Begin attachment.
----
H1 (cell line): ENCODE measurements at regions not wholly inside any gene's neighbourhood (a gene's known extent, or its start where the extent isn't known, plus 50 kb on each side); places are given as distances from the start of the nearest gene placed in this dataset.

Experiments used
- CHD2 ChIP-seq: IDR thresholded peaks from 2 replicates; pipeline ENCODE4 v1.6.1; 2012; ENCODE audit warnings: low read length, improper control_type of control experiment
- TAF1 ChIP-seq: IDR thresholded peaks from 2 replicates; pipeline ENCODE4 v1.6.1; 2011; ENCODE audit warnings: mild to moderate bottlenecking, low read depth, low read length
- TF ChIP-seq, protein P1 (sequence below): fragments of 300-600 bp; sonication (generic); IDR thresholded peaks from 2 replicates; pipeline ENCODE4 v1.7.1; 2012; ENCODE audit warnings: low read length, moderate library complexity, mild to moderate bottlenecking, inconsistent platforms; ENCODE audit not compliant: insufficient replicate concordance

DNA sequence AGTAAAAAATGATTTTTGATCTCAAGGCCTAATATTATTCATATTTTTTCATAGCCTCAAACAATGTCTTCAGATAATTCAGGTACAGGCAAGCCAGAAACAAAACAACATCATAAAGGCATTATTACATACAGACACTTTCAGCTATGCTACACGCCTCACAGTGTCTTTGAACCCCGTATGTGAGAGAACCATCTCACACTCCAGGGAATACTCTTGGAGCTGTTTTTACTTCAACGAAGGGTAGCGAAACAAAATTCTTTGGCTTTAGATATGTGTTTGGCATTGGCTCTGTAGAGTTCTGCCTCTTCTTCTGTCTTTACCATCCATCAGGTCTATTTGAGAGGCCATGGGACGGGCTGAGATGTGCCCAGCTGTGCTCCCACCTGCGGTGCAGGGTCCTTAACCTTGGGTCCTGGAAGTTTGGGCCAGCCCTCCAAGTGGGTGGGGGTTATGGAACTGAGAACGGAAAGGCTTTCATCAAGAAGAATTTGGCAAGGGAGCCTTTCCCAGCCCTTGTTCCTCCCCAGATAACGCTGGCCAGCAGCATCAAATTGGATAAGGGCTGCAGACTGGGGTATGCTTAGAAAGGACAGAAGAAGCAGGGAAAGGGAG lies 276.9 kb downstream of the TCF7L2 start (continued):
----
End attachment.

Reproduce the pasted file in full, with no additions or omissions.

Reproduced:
H1 (cell line): ENCODE measurements at regions not wholly inside any gene's neighbourhood (a gene's known extent, or its start where the extent isn't known, plus 50 kb on each side); places are given as distances from the start of the nearest gene placed in this dataset.

Experiments used
- CHD2 ChIP-seq: IDR thresholded peaks from 2 replicates; pipeline ENCODE4 v1.6.1; 2012; ENCODE audit warnings: low read length, improper control_type of control experiment
- TAF1 ChIP-seq: IDR thresholded peaks from 2 replicates; pipeline ENCODE4 v1.6.1; 2011; ENCODE audit warnings: mild to moderate bottlenecking, low read depth, low read length
- TF ChIP-seq, protein P1 (sequence below): fragments of 300-600 bp; sonication (generic); IDR thresholded peaks from 2 replicates; pipeline ENCODE4 v1.7.1; 2012; ENCODE audit warnings: low read length, moderate library complexity, mild to moderate bottlenecking, inconsistent platforms; ENCODE audit not compliant: insufficient replicate concordance

DNA sequence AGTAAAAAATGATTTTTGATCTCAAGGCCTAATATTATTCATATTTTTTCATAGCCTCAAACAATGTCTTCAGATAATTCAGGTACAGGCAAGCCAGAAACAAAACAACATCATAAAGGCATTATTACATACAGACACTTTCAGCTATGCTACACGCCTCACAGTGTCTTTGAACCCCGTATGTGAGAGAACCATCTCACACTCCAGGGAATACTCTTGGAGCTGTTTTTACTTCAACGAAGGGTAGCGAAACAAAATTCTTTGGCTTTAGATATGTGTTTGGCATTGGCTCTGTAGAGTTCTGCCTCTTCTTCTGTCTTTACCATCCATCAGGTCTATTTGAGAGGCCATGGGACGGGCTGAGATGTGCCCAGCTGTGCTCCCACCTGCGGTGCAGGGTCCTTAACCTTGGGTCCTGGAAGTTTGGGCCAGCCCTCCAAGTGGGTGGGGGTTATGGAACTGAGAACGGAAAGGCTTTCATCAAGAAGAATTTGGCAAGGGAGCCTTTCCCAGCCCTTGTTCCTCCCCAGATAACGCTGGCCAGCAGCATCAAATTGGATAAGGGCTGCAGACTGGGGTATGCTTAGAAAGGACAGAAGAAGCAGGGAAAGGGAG lies 276.9 kb downstream of the TCF7L2 start (continued):